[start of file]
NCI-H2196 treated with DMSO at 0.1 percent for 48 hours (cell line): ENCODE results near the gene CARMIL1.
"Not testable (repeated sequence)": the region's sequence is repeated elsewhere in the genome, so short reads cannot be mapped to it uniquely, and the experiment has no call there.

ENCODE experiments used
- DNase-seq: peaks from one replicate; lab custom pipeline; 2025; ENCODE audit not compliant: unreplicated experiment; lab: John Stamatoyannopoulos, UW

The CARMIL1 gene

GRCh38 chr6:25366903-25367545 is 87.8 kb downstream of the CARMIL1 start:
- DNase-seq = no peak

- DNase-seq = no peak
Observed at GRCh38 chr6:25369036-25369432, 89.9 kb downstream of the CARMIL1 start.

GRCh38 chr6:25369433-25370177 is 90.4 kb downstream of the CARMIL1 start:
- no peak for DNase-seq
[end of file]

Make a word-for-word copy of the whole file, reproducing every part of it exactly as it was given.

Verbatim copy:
NCI-H2196 treated with DMSO at 0.1 percent for 48 hours (cell line): ENCODE results near the gene CARMIL1.
"Not testable (repeated sequence)": the region's sequence is repeated elsewhere in the genome, so short reads cannot be mapped to it uniquely, and the experiment has no call there.

ENCODE experiments used
- DNase-seq: peaks from one replicate; lab custom pipeline; 2025; ENCODE audit not compliant: unreplicated experiment; lab: John Stamatoyannopoulos, UW

The CARMIL1 gene

GRCh38 chr6:25366903-25367545 is 87.8 kb downstream of the CARMIL1 start:
- DNase-seq = no peak

- DNase-seq = no peak
Observed at GRCh38 chr6:25369036-25369432, 89.9 kb downstream of the CARMIL1 start.

GRCh38 chr6:25369433-25370177 is 90.4 kb downstream of the CARMIL1 start:
- no peak for DNase-seq